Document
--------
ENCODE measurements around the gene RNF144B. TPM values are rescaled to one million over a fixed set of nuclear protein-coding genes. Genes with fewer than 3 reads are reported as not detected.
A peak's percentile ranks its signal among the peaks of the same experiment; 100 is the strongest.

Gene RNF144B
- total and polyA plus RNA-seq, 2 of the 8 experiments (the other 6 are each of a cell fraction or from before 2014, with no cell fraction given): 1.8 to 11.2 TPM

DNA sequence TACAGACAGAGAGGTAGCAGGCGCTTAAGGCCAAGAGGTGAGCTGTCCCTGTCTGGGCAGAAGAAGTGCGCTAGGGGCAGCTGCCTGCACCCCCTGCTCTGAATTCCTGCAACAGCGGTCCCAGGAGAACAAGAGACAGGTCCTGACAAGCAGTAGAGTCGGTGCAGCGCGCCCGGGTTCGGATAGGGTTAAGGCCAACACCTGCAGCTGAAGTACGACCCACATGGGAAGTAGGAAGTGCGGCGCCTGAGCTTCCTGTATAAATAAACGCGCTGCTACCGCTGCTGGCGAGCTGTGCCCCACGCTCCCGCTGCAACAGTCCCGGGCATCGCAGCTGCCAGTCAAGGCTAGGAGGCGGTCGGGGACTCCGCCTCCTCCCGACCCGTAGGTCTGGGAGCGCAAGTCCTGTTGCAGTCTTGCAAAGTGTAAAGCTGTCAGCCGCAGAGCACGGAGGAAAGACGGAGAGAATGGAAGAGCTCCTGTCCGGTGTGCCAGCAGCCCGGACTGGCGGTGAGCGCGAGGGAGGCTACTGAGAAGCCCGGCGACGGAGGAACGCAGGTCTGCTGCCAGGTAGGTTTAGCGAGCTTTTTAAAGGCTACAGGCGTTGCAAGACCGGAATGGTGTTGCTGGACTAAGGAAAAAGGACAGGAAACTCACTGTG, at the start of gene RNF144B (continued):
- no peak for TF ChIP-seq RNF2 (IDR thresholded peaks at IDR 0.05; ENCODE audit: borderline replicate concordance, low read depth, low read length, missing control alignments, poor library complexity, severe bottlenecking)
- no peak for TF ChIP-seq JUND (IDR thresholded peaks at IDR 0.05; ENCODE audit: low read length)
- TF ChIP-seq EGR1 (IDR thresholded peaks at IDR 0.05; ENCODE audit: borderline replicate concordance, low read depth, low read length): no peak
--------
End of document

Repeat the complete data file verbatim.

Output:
ENCODE measurements around the gene RNF144B. TPM values are rescaled to one million over a fixed set of nuclear protein-coding genes. Genes with fewer than 3 reads are reported as not detected.
A peak's percentile ranks its signal among the peaks of the same experiment; 100 is the strongest.

Gene RNF144B
- total and polyA plus RNA-seq, 2 of the 8 experiments (the other 6 are each of a cell fraction or from before 2014, with no cell fraction given): 1.8 to 11.2 TPM

DNA sequence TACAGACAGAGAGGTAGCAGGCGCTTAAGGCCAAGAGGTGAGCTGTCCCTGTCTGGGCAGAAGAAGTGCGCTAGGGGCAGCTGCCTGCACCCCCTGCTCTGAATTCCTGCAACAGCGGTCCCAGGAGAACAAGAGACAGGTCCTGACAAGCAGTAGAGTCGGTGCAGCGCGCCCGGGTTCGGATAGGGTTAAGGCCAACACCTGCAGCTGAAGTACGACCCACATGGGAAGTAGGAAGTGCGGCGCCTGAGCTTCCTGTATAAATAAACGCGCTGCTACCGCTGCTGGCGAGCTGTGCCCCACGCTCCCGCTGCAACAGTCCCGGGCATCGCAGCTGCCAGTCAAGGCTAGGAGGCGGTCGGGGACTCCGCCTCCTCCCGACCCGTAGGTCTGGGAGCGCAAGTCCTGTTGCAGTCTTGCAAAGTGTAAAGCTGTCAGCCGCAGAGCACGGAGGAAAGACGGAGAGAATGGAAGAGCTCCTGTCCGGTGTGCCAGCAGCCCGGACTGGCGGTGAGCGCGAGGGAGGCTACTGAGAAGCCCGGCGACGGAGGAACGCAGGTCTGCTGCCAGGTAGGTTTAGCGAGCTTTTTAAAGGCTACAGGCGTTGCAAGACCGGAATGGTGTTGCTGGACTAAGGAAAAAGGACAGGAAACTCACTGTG, at the start of gene RNF144B (continued):
- no peak for TF ChIP-seq RNF2 (IDR thresholded peaks at IDR 0.05; ENCODE audit: borderline replicate concordance, low read depth, low read length, missing control alignments, poor library complexity, severe bottlenecking)
- no peak for TF ChIP-seq JUND (IDR thresholded peaks at IDR 0.05; ENCODE audit: low read length)
- TF ChIP-seq EGR1 (IDR thresholded peaks at IDR 0.05; ENCODE audit: borderline replicate concordance, low read depth, low read length): no peak